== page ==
How do I tell if my cat or dog has fleas?

Fleas are very small and are often hard to detect. When infestation is heavy you may see fleas on close examination of the coat. The best way to check for fleas is to check for “flea dirt” which are brown/black specks seen in the pet’s coat. These are composed of dried blood extracted by the flea.

You can do this by combing through your pet’s coat onto a wet piece of kitchen roll or paper. If the specks turn red/brown, your pet has fleas. It is important to remember that absence of evidence does not necessarily mean the absence of fleas. If there is any unexplained itch or skin problem it is best that fleas are considered ‘guilty till proven innocent’ i.e. correct treatment has been used. Some pets may develop an allergy and there may be red itchy patches on the skin.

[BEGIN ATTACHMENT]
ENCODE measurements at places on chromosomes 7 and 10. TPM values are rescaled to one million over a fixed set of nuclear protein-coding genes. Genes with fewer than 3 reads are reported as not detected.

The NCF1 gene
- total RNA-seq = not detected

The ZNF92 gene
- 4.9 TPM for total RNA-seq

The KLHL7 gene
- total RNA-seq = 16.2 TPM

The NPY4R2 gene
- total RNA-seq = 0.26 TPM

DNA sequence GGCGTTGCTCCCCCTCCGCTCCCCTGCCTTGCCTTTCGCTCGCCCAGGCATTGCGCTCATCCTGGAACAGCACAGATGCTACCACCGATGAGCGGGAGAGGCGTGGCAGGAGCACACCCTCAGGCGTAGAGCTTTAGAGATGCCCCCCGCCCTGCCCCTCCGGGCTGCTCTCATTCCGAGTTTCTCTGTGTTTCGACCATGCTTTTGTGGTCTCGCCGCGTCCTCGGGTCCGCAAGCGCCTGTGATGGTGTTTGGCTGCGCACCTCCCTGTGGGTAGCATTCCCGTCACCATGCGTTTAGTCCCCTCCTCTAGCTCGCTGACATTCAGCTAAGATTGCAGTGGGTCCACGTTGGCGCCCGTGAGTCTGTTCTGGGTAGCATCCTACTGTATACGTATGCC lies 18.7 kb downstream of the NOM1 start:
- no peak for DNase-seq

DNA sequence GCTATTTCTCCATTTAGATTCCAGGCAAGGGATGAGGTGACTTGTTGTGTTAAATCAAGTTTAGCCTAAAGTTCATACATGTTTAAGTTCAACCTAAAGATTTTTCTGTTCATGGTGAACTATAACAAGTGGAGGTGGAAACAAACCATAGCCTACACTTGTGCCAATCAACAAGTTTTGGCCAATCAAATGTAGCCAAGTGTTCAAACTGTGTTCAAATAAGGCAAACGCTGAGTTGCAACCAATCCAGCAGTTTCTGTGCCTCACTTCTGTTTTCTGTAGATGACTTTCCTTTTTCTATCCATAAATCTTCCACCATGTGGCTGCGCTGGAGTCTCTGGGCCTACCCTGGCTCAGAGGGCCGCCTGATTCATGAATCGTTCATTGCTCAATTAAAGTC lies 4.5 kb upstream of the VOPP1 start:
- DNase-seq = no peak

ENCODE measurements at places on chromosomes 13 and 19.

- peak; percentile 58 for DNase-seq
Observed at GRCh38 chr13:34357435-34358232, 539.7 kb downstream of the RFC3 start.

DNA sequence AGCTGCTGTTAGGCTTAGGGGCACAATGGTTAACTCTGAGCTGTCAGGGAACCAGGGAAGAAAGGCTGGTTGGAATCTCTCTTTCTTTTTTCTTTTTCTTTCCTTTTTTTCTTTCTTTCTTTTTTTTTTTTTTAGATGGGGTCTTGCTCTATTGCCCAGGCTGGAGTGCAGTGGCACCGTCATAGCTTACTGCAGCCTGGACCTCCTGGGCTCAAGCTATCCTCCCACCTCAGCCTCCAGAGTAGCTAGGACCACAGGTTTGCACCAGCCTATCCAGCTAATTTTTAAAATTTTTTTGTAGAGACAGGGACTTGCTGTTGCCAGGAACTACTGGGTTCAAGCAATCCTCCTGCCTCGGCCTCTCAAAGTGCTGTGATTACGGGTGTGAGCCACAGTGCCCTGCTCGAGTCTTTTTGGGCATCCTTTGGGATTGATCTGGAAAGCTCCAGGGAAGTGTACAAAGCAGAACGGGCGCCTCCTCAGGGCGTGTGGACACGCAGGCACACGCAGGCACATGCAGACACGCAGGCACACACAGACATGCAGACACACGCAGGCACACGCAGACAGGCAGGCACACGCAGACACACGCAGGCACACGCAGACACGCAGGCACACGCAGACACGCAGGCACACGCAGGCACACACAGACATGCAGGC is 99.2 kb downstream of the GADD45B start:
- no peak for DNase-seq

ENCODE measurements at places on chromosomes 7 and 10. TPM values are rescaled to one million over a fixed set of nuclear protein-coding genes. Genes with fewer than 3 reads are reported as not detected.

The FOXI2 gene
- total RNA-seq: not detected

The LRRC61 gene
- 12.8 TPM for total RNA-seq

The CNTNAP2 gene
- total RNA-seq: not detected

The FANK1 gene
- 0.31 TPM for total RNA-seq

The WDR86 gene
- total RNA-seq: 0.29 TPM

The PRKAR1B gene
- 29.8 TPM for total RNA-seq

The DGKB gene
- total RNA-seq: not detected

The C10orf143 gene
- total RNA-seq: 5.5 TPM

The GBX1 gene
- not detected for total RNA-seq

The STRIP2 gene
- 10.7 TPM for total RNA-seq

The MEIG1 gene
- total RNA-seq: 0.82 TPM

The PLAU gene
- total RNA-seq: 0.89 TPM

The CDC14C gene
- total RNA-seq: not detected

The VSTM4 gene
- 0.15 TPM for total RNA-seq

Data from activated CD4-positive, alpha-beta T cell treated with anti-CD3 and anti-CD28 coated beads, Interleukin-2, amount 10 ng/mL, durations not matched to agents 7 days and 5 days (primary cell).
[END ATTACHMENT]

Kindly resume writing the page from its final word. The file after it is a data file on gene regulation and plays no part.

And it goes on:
If you’re concerned about fleas simply call us to arrange a free flea check

Watch Elsa’s and her tiny kittens

How can fleas be treated?

BOTH your pets and their environment must be treated to eradicate any flea infestation.

Treating for your home for fleas

Indorex: These aerosols contain a combination of three ingredients. Together these ingredients kill adult fleas and prevent flea eggs and larvae developing into adults. This breaks the flea life cycle and provides continuous protection for up to 12 months. It also controls house dust mites.

The spray should be used in conjunction with a thorough cleaning of the home.

Treating dogs and cats for fleas

The most widely used flea treatment in this practice is Effipro. We stock various other products that have a range of different indications, which we will be happy to discuss.

Effipro: A spot-on, which is applied every eight weeks for flea control or every four weeks for flea and tick control.

Arrange your free flea and worm check

Protect your pet with free flea and worming treatments all the year through our Complete Wellness Plan.